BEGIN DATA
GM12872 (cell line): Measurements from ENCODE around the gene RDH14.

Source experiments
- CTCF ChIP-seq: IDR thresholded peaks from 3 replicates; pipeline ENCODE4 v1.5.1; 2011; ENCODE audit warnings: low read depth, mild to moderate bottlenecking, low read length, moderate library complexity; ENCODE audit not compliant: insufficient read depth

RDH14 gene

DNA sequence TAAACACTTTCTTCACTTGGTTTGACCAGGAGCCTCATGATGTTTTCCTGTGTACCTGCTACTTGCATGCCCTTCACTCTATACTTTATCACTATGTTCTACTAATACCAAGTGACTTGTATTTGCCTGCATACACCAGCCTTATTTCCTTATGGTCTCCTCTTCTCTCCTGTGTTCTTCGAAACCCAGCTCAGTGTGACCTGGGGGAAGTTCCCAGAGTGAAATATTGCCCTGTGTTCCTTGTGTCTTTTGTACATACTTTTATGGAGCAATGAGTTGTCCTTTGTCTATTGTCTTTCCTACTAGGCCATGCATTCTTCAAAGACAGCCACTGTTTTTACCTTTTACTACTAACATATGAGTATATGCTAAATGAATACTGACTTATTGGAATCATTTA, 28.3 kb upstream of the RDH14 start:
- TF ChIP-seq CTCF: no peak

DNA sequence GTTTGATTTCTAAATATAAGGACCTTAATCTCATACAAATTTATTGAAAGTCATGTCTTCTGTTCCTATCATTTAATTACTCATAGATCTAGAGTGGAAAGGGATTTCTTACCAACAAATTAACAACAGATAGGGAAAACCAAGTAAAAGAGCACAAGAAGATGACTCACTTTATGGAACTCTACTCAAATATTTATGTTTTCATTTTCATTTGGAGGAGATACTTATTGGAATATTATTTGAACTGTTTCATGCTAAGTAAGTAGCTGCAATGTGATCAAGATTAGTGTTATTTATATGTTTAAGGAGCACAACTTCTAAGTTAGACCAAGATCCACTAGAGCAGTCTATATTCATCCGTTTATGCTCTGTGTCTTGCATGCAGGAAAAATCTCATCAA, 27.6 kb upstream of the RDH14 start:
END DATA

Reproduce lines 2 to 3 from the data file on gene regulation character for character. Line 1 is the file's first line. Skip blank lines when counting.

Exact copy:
Source experiments
- CTCF ChIP-seq: IDR thresholded peaks from 3 replicates; pipeline ENCODE4 v1.5.1; 2011; ENCODE audit warnings: low read depth, mild to moderate bottlenecking, low read length, moderate library complexity; ENCODE audit not compliant: insufficient read depth